A very special guest.
A special, author guest.
Nancy S. Thompson, author of The Mistaken.
I’m excited to be here with Stormy and Heather. I’m a great fan of both.
Last spring, I was trying to decide whether or not to compromise on a key event in my novel just to acquire a publishing contract.
I asked Heather if she would read my manuscript and tell me what she thought. Though I posted on my blog about this dilemma, and Heather commented that she wanted “...to meet this flawed unforgivable male. People screw up. People deserve a second chance...” –after reading through to that scene, she sent me an email. In it she said:
“You're writing is utterly fantastic. It’s smooth and flows easily. It's descriptive. It's beautiful. Your characters are interesting, completely flawed and totally human... But, I couldn't get over that scene... I cried during the scene. Then I got really angry. Then I stopped reading.”
Yeah. She stopped reading. Not good. Not good at all.
Most people who read my manuscript said that, while the scene was brutal, it didn’t bother them enough that they would recommend revising it. Trouble was, the publisher who was interested felt the same way as Heather and would only offer me a deal if I did revise it. But I had sworn to myself early on that I wouldn’t because, no matter how brutal, that scene was at the very heart of the story. After all, the premise was: What could make a genuinely good man commit a violent crime, and could he ever be the man he once was? I wanted to know how far over into the dark side this man could be pushed. Well, perhaps I pushed him too far.
In the end, I chose to revise that scene, to bring that character to the very brink then hold him back, have him look at what he was only seconds from doing, destroying a life. After I rewrote that scene, I realized that just having him capable of such an act was enough, that having his victim open his eyes while on the very cusp of losing his own humanity was perhaps even more thought provoking, because it meant that he would never truly know the kind of man he was down deep inside, a monster or simply a man driven too far.
Some thought it was wrong to compromise, especially when I said I never would. Some thought it was just to get published. Well, you know, they’re right in a way. I did desperately want to get published. I wanted this story to be published. And this was a way to do that. But compromising taught me a lesson. It taught me to listen, to be less rigid, which, in the end, was the moral lesson of the book, what the terribly flawed protagonist learned from his own mistakes, to be less rigid. So I’m glad I compromised. That’s how things get done, how progress is made. I just wish someone would tell that to the US Congress.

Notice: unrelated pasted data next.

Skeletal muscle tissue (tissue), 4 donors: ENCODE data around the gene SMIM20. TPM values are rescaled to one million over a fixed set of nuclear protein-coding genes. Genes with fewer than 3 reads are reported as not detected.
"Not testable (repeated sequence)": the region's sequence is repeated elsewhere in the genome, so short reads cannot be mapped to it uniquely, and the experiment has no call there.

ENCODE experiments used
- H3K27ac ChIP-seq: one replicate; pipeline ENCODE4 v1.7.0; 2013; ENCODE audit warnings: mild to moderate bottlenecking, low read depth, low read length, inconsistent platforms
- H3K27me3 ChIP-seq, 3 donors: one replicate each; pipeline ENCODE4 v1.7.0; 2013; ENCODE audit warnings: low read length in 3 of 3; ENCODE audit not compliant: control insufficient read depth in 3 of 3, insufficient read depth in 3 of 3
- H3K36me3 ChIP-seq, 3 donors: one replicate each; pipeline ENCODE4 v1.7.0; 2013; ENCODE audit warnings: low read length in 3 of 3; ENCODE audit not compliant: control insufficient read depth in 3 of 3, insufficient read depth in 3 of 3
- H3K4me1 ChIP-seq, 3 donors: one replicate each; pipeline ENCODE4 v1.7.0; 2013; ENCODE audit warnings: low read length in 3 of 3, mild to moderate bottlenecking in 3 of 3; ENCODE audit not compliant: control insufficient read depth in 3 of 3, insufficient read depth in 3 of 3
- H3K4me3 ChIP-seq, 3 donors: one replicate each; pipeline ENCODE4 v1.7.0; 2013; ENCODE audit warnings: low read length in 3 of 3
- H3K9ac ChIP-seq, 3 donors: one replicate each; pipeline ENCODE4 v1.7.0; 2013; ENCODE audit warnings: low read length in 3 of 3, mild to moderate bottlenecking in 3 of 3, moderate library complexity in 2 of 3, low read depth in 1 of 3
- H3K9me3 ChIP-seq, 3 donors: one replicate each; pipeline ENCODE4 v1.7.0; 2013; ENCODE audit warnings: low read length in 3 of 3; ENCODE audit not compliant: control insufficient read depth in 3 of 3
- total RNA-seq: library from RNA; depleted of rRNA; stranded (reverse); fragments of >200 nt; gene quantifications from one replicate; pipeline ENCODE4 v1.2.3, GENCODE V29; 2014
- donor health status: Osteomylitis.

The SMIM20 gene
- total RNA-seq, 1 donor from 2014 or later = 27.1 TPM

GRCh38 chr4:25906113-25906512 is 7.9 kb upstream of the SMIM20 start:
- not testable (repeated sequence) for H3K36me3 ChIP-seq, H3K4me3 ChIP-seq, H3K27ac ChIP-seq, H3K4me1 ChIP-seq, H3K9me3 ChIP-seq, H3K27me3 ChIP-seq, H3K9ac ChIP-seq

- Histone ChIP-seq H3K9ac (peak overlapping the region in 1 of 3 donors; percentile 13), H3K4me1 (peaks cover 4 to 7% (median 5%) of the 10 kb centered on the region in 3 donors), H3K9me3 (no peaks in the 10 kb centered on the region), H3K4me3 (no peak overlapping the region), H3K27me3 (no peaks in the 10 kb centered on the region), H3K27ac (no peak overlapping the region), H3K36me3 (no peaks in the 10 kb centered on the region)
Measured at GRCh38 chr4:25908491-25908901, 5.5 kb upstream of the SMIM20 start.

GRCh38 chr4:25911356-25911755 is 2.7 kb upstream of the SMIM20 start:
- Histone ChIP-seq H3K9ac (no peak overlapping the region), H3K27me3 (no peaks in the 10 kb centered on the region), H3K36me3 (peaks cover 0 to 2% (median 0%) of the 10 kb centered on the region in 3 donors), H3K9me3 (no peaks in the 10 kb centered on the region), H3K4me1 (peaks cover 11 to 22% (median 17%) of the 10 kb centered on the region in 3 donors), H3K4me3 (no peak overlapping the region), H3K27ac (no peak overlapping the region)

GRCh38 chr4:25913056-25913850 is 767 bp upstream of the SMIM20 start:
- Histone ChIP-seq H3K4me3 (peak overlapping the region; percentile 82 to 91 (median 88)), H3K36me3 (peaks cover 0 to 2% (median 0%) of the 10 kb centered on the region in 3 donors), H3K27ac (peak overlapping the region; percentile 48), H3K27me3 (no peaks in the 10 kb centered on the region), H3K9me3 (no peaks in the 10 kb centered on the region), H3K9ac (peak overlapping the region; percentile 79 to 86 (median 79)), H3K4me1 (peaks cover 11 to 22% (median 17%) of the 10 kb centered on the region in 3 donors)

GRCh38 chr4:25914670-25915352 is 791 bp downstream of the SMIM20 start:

Visit Nancy’s blog, follow, and leave a comment during her book tour for a chance to win an ARC of The Mistaken. Plus, 5 runner-up winners will each receive an ebook.
Praise for The Mistaken:
“A deliciously slow burn that builds to a ferocious crescendo, Nancy S. Thompson's THE MISTAKEN kept me riveted until the very last page. Tyler Karras is a complex and flawed protagonist, and his redemptive journey makes him the perfect anti-hero. This psychological suspense is a standout, and I can't wait for Thompson's next book.”
~ Jennifer Hillier, author of CREEP and FREAK
“Nancy S. Thompson's debut novel, The Mistaken, is a first-rate thriller full of hair-raising twists and turns. Pursued by the police and the Russian mafia in San Francisco, brothers Tyler and Nick Karras are fascinating, fully-drawn, desperate characters. The action is non-stop. Thompson's taut, intriguing tale of revenge, mistaken identity, kidnapping and murder will keep you enthralled and entertained.”
~Kevin O’Brien, New York Times Bestselling Author of DISTURBED and TERRIFIED
“Fast-paced and emotionally gripping - once the ride begins, you won't stop reading until it ends." ~Alex J. Cavanaugh, author of CASSAFIRE and CASSASTAR
Next stops on The Mistaken Blog Tour:
10/31: Jennifer Hillier
11/19: Arlee Bird
Thank you for stopping in on your book tour, Nancy! I wish you the best of luck!